O poema que publicamos traduz a vontade de sair da ilha.
“RAÍZES“
Oh! este desejo de partir
e não voltar.
Este receio de ficar
por não poder partir.
Esta brusca saudade
daquilo que existe lá longe
no meio, princípio e fim
dessas águas de sombra…
Este querer doloroso…
que salta, geme e se espalha
por coisas nunca vividas
que grita enlouquecido
a dor de não poder entrar
no porto que não quero ver.
Luz que não quero acender
e que em vão procuro apagar.
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a beleza antigamente

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A reminder to any woman who looks at her body and finds it flawed: these are prehistoric carvings of goddesses. These represent the epitome of feminine beauty to those we seek to emulate when we go on “paleo” diets. Not a flat tummy, thigh gap, or gravity-defying breast among them.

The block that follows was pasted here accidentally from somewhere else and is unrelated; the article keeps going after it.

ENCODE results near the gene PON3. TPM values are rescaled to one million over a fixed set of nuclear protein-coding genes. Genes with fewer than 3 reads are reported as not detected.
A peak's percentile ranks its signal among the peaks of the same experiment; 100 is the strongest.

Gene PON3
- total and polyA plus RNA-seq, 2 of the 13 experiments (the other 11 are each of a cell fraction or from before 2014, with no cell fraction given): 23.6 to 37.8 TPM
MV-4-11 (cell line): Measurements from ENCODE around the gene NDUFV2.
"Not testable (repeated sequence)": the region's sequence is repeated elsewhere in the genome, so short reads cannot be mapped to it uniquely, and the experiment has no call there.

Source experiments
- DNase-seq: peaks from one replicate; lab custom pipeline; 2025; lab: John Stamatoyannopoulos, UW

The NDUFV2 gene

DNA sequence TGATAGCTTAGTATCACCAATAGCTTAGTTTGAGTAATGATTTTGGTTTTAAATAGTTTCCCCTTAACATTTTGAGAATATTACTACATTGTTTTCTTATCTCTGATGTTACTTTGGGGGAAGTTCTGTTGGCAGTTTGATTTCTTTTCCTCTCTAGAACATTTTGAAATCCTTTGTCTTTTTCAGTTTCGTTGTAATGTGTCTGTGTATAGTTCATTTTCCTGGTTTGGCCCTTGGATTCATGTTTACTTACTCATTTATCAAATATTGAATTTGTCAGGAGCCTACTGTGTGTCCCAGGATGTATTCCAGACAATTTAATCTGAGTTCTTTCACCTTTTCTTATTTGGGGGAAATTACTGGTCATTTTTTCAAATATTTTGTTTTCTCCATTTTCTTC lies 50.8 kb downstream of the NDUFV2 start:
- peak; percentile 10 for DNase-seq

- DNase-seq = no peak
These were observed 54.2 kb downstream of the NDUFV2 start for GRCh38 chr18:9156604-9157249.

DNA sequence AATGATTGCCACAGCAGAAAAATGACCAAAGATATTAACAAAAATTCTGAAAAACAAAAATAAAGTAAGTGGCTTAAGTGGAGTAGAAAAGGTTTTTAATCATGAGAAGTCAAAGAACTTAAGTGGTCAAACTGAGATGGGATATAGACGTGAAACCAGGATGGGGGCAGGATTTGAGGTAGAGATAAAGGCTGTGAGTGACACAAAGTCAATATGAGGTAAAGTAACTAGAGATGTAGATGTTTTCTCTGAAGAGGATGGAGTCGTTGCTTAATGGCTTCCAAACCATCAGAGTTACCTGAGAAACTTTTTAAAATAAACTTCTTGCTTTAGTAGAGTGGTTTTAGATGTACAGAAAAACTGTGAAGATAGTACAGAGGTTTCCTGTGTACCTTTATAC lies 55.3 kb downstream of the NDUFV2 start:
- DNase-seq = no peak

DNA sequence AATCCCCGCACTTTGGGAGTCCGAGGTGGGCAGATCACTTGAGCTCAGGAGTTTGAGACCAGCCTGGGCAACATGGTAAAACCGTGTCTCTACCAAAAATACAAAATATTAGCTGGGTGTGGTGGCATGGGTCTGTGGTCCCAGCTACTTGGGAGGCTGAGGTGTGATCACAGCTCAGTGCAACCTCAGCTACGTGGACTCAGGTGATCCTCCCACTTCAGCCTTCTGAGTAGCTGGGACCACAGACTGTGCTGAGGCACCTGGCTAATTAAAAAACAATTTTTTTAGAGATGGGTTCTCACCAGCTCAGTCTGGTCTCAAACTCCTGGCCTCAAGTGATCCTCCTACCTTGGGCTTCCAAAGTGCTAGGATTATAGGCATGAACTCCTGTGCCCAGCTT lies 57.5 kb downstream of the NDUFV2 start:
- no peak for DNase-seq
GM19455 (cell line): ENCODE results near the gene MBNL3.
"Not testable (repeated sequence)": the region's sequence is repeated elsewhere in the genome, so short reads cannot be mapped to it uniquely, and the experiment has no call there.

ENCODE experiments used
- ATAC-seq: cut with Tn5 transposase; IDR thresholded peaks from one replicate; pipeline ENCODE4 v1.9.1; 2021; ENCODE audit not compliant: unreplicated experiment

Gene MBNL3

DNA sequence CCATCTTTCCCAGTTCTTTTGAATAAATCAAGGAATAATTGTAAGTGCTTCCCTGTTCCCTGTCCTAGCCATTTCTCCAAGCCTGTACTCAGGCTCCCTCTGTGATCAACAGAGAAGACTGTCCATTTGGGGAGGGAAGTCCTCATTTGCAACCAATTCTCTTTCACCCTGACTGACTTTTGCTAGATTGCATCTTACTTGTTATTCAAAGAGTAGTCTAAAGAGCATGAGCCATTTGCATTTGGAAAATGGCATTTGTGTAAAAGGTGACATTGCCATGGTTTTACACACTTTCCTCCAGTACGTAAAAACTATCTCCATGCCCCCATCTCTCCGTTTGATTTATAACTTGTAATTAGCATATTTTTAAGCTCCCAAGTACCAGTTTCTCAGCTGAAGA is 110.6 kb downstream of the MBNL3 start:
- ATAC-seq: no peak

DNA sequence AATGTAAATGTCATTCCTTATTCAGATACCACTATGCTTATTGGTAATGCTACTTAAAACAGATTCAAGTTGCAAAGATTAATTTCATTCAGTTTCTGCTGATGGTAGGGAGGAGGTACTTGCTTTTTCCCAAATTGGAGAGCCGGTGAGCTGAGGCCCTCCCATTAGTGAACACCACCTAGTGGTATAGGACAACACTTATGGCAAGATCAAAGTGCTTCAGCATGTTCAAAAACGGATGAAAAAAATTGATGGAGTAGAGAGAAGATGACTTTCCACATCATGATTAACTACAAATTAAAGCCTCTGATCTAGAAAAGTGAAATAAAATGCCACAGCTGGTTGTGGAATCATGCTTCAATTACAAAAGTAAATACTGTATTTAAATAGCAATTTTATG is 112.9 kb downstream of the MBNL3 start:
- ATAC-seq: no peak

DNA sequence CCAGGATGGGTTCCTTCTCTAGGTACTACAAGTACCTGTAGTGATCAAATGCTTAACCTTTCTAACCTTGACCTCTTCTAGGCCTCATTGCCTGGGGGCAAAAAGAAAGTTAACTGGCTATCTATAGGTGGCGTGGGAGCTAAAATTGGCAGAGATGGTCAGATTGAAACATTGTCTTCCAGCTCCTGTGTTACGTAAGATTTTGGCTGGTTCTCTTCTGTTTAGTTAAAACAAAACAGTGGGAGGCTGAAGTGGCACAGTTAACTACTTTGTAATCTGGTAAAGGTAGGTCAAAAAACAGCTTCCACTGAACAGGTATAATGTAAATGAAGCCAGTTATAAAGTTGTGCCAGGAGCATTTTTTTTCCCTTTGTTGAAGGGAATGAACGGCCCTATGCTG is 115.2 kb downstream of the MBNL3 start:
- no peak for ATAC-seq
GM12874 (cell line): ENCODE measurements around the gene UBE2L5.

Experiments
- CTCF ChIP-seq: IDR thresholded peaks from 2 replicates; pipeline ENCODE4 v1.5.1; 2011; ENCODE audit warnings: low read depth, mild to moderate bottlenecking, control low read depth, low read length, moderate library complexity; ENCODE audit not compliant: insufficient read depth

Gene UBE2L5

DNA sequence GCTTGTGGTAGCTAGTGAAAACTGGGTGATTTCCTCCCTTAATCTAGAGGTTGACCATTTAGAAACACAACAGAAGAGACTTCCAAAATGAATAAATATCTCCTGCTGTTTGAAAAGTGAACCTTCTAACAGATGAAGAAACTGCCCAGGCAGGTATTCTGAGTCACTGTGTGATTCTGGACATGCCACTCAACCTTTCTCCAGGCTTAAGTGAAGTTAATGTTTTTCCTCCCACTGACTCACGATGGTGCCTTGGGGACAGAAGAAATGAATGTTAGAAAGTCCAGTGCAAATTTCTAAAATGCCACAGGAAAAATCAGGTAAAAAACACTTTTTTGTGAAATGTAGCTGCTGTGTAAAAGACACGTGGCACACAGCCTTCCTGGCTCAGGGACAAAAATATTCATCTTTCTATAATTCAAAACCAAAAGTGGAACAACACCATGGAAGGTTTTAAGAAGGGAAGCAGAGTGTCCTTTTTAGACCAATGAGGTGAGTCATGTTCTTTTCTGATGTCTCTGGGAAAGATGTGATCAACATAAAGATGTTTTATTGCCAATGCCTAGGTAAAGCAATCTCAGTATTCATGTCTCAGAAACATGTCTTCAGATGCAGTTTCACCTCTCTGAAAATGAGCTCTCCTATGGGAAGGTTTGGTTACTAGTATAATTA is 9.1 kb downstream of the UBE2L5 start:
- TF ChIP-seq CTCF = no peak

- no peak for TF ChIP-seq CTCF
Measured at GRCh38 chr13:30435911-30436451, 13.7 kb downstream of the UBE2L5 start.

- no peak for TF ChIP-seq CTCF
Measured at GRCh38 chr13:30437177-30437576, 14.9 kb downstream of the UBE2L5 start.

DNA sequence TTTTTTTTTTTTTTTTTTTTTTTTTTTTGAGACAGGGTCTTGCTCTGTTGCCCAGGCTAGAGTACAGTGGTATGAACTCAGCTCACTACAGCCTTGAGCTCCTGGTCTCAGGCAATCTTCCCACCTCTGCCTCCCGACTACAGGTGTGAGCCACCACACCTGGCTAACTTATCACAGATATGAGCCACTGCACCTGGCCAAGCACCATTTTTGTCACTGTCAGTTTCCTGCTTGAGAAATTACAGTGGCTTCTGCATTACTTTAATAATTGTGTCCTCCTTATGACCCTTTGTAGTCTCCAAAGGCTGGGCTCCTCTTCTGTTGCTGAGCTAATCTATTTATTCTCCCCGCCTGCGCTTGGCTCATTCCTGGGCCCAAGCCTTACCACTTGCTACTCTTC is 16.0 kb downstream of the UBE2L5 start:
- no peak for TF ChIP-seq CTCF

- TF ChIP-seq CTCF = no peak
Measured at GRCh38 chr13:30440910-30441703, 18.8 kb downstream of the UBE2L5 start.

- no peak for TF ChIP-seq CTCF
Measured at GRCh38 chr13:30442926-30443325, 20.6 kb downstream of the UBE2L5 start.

These are bodies that are unique to their owners, and contain stories of desire, creation, hardship, and perseverance. These are bodies that are ready to hold you as you cry. These are bodies that worked every day to provide nourishment, resources and guidance to their communities while also caring for the next generation. They supported one another in their labor, holding one another’s babies while they worked crafting tools, collecting water & singing songs to teach the young about the goddesses they so closely resembled.
And these carvings weren’t found in just one area. They’ve been discovered nearly everywhere humanity has settled and thrived. Which means there was a time when womanhood, in all her power and capacity, was revered not as merely a sexual novelty or shunned as sinful temptation, but seen as a source of inspiration to create, to connect, and to find courage.